Every Defender Director should receive, on a weekly or monthly basis, detailed caseload and dispositional data, broken down by type of case, type of function, disposition, and by individual attorney workload.

Guideline 5.3 Elimination of Excessive Caseloads

Defender office caseloads and individual defender attorney workloads should be continuously monitored, assessed and predicted so that, wherever possible, caseload problems can be anticipated in time for preventive action.

Whenever the Defender Director, in light of the system's established workload standards, determines that the assumption of additional cases by the system might reasonably result in inadequate representation for some or all of the system's clients, the defender system should decline any additional cases until the situation is altered.

When faced with an excessive caseload, the defender system should diligently pursue all reasonable means of alleviating the problem, including:

(a)  Declining additional cases and, as appropriate, seeking leave of court to withdraw from cases already assigned;

(b)  Actively seeking the support of the judiciary, the Defender Commission, the private bar, and the community in the resolution of the case­load problem;

(c)  Seeking evaluative measures from the appropriate national organization as a means of independent documentation of the problem;

(d)  Hiring assigned counsel to handle the additional cases; and

(e)  Initiating legal causes of action.

An individual staff attorney has the duty not to accept more clients than he can effectively handle and should keep the Defender Director advised of his workload in order to prevent an excessive workload situation. If such a situation arises, the staff attorney should inform the court and his client of his resulting inability to render effective assistance of counsel.

Guideline 5.4 Supervision and Evaluation of Defender System Personnel

The professional performance of defender staff attorneys should be sub­ject to systematic supervision and evaluation based upon publicized criteria. Supervision and evaluation efforts should be individualized, and should in­clude monitoring of time and caseload records, review and inspection of case files and transcripts, in‑court observation and periodic conferences.

Guideline 5.5 Monitoring and Evaluation of Assigned Counsel Program Personnel

All evaluations of panel attorneys should be conducted by the adminis­trator of the program. The results of evaluations should be reported to the attorney upon request of the attorney or in the discretion of the administrator.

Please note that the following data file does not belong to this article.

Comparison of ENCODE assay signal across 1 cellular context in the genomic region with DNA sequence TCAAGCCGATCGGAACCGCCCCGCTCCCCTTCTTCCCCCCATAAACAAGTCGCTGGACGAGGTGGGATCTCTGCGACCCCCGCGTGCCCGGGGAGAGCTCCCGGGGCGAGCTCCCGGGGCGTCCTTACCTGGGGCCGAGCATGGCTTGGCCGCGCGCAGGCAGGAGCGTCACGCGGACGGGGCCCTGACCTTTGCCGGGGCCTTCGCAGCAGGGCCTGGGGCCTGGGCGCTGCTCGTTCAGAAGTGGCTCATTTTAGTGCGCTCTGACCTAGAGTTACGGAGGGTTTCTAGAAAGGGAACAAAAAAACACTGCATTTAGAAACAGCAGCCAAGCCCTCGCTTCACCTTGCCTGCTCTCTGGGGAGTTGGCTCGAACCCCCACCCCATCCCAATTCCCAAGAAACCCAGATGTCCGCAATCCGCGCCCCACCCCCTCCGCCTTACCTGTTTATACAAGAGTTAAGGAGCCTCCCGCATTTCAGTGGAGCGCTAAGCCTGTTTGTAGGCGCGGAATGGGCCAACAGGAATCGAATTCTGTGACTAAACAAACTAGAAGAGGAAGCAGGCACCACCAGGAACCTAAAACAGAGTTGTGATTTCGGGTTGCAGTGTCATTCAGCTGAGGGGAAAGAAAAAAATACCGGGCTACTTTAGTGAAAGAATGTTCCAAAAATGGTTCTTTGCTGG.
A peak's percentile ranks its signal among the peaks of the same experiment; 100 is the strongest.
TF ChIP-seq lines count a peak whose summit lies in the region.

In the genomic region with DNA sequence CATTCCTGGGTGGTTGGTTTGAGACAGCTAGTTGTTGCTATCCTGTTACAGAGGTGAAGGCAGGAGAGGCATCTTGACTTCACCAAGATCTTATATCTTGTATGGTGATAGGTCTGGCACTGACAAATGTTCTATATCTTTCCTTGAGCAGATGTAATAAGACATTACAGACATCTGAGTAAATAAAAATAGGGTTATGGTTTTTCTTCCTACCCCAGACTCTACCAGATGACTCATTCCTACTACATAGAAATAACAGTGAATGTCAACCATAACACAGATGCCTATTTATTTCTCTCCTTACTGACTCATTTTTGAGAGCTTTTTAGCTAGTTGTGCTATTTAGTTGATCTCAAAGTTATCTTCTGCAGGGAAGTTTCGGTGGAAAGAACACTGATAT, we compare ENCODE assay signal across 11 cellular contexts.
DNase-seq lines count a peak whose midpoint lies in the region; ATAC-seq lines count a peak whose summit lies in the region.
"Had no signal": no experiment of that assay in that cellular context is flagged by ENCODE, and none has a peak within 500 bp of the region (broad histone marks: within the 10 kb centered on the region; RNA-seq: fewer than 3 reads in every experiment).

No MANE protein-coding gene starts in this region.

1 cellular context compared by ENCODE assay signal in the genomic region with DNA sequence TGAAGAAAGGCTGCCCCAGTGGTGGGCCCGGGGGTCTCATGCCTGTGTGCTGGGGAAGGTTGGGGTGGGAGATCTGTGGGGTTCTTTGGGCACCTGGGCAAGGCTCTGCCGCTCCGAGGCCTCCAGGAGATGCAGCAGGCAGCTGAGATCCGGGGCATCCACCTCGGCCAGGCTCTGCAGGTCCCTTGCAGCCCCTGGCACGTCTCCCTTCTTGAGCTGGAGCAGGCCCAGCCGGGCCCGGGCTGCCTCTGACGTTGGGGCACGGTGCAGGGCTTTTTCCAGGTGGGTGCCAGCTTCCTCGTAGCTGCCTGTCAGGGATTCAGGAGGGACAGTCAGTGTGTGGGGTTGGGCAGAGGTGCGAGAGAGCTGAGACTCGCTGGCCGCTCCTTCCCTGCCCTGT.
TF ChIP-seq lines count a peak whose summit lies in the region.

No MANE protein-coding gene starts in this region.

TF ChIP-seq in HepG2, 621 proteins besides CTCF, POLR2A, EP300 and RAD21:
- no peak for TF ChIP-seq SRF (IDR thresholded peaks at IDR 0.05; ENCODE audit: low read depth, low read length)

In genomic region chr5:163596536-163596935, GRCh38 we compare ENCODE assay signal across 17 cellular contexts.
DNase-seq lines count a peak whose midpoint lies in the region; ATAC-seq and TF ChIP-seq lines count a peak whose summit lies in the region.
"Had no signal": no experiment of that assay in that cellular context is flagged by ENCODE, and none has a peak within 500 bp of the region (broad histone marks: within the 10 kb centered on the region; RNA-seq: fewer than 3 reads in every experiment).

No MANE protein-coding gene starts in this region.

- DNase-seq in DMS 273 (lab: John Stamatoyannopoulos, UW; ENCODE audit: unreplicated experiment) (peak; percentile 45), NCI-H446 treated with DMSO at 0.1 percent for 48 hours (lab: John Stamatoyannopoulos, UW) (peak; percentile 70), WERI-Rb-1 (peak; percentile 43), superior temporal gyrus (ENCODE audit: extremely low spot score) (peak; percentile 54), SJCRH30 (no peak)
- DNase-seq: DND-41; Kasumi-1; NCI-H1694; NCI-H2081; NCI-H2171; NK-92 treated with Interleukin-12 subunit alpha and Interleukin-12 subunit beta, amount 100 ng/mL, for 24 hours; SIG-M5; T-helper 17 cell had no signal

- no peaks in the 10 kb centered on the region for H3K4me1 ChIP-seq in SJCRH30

A system of performance evaluations based upon personal monitoring by the administrator, augmented by regular in puts from judges, prosecutors, other defense lawyers and clients should be developed. Periodic review of selected cases should be made by the administrator.

The criteria of performance utilized in evaluations should be those of a skilled and knowledgeable criminal lawyer.

Guideline 5.6 Accreditation and Specialization

An accreditation program for defender offices and assigned counsel programs should be developed within the appropriate national professional organization to encourage compliance with national standards and to promote the general im­provement of defense services.

A certification program for criminal law specialists should be considered.

Guideline 5.7 Training Staff Attorneys in a Defender System

The training of defenders should be systematic, comprehensive and at least equal in scope to that received by prosecutors. Every defender office should provide an orientation program for new staff attorneys. Intensive entry‑level training should be provided at the state or local level and, to the extent possible, defender hiring practices should be coordinated to facilitate an entry‑level training program during which newly hired attorneys are not assigned to regular office duties.

In‑service training programs for defender attorneys should be provided at the state and local level so that all attorneys are kept abreast of develop­ments in criminal law, criminal procedure and the forensic sciences. As a part of in‑service training, defender attorneys should be required to read appellate slip opinions, loose-leaf services and legal periodicals.

Every defender office should seek to enroll staff attorneys in national and statewide training programs and courses that have relevance to the devel­opment of trial advocacy skills.

Defender offices should provide training for investigative staff.

Guideline 5.8 Training Assigned Counsel

A single person or organization should assume the responsibility for training of assigned counsel panel members. Where there is an administrator, that individual should bear the responsibility.